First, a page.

Last week, a federal judge in New Orleans ruled the 2010 Deepwater Horizon debacle was the result of BP’s “willful misconduct” and “gross negligence.”
And can we hear a…’Duh!’
Yet fit to be tied with their panties in a bind.
On Wednesday night — just hours before the court’s ruling — Geoff Morrell, the company’s vice president of US communications, spoke in New Orleans at the Society of Environmental Journalists conference, and blamed the media and activists for BP’s rough ride.
The company’s efforts to clean up the spill have been obscured, he said, by the ill-intentioned efforts of “opportunistic” environmentalists, shoddy science, and the sloppy work of environmental journalists (much to the chagrin of his audience, hundreds of environmental journalists).
“It’s clear that the apocalypse forecast did not come to pass,” he said.
(Illustration found here).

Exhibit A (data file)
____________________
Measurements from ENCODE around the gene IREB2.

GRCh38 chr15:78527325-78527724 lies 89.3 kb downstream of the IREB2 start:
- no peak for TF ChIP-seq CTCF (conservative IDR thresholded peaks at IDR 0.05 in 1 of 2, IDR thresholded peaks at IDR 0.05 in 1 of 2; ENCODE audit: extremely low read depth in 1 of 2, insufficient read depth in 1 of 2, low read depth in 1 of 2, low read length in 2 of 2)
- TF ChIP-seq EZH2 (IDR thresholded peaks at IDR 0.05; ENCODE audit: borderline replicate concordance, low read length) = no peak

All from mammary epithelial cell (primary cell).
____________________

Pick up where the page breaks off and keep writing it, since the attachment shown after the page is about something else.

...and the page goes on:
The Tony Hayward doppelgänger/fuckhead reportedly also blubbered: “The environmental impacts of the spill were not as far-reaching or long-lasting as many predicted.”
And there the fun stops.
A shitload of studies/research indicate the Gulf of Mexico got screwed.
From the Guardian last April:
Four years after the oil disaster, some 14 species showed symptoms of oil exposure, the report from the National Wildlife Federation (NWF) said.
“The oil is not gone. There is oil on the bottom of the gulf, oil washing up on the beach and there is oil in the marshes,” Doug Inkley, senior scientist for NWF, told a conference call.
A study by the National Oceanic and Atmospheric Administration (NOAA) in Barataria Bay, which was heavily oiled during the spill, found dolphins were underweight and anaemic, and showing signs of liver and lung disease.
Sea turtles have also been stranding at a higher rate since the spill, the report said.
“Roughly 500 stranded sea turtles have been found in the area affected by the spill every year from 2011 to 2013.”
Last month, NOAA researchers linked the oil from BP’s well to irregular heart beats in embryonic and newborn tuna.
“We can now say with certainty that oil causes cardiotoxicity in fish,” Stanford University fish biologist Barbara Block told a press conference at the time.